THE Canon Chancellor of St Paul’s Cathedral, the Revd Dr Giles Fraser, resigned today.
The move came after the cathedral Chapter agreed to support legal steps to remove the protesters from in front of St Paul’s, though this decision has yet to be made public. The only official cathedral statement on the matter was released on Wednesday: “We have been and continue to take legal advice on a range of options including court action. Chapter very much hopes that we will achieve a peaceful solution.”
Shortly after 9 a.m., Canon Fraser, who was appointed in June 2009, posted a message on Twitter: “It is with great regret and sadness that I have handed in my notice at St Paul’s Cathedral.” A statement then appeared on the St Paul’s website to the same effect.
In a further statement to The Guardian, Dr Fraser said: “I resigned because I believe that the Chapter has set on a course of action that could mean there will be violence in the name of the Church.”
On Wednesday, the City of London Corporation issued a statement saying that it was seeking “the full range of options — including court action” to clear campers from the highways around the cathedral.
The Corporation, which is the Highways Authority for the Square Mile, said that it had called a “special meeting” of its Planning and Transportation Committee for today, “to hear legal advice and decide whether and, if so, how to take legal action to clear the highways around St Paul’s of campers”. It is assumed that the Corporation defines as a highway the open area in front of St Paul’s, jointly owned with the Cathedral.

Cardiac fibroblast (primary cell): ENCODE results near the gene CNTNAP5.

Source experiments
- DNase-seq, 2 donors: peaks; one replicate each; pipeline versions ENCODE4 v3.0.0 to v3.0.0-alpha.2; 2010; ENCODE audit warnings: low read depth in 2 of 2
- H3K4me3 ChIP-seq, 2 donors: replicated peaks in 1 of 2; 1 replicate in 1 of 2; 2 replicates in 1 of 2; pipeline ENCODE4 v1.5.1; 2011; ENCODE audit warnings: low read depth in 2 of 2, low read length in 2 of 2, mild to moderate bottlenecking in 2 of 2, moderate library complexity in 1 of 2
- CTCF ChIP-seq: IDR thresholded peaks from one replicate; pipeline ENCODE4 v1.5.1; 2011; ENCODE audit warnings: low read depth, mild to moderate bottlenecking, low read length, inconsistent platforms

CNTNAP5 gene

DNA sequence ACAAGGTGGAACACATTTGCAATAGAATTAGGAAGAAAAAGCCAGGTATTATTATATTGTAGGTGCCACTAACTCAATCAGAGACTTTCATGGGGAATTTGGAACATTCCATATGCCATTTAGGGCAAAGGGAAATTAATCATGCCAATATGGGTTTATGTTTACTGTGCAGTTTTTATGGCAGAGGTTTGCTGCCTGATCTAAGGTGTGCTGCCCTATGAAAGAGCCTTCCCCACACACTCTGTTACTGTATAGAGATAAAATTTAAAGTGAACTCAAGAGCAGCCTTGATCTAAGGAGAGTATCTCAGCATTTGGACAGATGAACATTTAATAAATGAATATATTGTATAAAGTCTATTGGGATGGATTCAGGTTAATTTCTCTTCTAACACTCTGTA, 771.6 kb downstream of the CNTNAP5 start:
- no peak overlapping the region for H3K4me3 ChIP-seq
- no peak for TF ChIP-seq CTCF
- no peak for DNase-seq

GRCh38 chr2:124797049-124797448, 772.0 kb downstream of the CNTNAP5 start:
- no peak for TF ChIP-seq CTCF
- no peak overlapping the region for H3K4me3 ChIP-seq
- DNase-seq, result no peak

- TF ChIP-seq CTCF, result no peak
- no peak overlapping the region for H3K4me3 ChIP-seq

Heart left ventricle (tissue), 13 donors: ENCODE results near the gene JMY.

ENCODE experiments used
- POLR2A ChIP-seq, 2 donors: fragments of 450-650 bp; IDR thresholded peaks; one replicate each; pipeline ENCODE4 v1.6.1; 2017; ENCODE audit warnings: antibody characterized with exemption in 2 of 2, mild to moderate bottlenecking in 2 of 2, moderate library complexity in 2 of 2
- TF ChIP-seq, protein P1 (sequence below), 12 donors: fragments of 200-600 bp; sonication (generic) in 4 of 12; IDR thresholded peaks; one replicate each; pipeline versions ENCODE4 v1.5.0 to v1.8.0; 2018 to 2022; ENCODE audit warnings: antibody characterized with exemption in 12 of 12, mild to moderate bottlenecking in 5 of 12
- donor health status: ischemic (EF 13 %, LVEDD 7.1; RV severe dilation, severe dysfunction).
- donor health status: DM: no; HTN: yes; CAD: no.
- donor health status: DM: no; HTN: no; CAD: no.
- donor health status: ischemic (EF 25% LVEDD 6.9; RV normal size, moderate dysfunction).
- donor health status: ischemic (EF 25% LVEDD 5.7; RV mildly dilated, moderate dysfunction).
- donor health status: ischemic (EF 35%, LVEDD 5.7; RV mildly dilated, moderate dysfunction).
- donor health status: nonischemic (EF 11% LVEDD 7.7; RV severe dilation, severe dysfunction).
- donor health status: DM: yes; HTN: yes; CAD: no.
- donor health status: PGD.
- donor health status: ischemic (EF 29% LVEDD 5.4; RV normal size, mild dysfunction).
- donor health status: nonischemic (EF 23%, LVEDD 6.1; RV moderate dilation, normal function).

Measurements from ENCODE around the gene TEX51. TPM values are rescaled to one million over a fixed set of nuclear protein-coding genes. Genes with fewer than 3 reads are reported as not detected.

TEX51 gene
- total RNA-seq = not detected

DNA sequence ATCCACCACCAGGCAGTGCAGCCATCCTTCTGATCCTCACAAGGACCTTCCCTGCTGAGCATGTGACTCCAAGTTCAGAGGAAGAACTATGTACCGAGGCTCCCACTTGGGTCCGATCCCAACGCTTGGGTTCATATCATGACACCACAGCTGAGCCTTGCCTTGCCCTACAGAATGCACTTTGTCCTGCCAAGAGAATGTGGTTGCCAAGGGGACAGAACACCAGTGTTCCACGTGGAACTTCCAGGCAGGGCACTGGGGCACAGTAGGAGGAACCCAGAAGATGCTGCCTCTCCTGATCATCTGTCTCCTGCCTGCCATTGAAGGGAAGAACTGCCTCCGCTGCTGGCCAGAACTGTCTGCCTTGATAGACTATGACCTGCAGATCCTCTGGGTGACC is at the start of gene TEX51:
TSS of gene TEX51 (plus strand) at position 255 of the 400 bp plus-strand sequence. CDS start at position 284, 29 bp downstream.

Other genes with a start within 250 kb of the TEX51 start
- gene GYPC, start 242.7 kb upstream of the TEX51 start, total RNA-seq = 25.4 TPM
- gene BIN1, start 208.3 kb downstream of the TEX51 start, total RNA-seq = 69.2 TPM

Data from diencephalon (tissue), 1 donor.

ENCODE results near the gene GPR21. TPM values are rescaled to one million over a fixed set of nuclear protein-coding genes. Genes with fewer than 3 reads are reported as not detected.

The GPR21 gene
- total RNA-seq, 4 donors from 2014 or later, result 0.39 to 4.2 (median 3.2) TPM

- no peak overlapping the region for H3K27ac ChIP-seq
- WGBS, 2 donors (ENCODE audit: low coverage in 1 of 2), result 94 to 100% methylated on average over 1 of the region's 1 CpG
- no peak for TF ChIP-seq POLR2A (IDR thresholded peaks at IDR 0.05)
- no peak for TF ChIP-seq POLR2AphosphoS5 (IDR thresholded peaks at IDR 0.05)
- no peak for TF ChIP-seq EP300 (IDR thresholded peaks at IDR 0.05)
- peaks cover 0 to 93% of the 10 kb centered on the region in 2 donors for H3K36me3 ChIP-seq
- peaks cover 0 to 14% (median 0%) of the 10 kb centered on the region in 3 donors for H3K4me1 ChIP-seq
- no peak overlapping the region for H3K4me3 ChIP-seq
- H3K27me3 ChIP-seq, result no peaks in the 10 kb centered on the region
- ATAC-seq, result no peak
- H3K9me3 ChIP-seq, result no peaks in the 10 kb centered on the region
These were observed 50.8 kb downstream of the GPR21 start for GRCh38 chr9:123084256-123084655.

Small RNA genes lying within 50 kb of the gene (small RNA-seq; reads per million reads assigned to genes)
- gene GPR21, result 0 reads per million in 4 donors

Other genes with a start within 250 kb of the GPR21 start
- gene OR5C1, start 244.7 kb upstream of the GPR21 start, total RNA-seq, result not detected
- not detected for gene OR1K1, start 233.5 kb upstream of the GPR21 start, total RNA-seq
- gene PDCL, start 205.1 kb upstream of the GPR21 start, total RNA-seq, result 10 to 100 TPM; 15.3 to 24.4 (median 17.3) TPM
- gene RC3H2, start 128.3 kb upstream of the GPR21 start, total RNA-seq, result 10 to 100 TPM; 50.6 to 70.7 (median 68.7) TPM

The chairman of the City of London Corporation’s policy and resources committee, Stuart Fraser, said: “We hope common sense will prevail, and those camping around the Cathedral will recognise that they are damaging the integrity of their protest by their actions — and they decide to disperse in a peaceful manner. But if not, we are looking at making sure we have the full range of options — including court action — ready to hand.”
It is understood that the Chapter agreed on Wednesday afternoon to support this action.
The Dean, the Rt Revd Graeme Knowles said of Dr Fraser this morning: “Giles has brought a unique contribution to the life and ministry of St Paul’s and we will be very sorry to see him go. He has developed the work of the St Paul’s Institute and has raised the profile of our work in the City.
“We are obviously disappointed that he is not able to continue to his work with Chapter during these challenging days. We will miss his humour and humanity and wish Giles and his family every good wish into the future.”
Occupy London, organisers of the protest camp outside St Paul’s, said: “We are deeply moved to hear that Giles Fraser has resigned. He is a man of great personal integrity, and our thoughts are with him.”
The resignation coincided with news that the cathedral planned to reopen tomorrow. Late on Wednesday, Dean Knowles said that he was “optimistic” that the Cathedral would be open by tomorrow afternoon.
“The staff team here have been working flat out with the police, fire brigade, and health-and-safety officers to try to ensure that we have confidence in the safety of our worshippers, visitors and staff which will allow us to reopen. . .
“A passageway allowing evacuation procedures to be improved has been created; the kitchen providing food for those in the camp has been moved from close proximity to the building; bicycles chained to the railings have been shifted and a clear pathway restored.”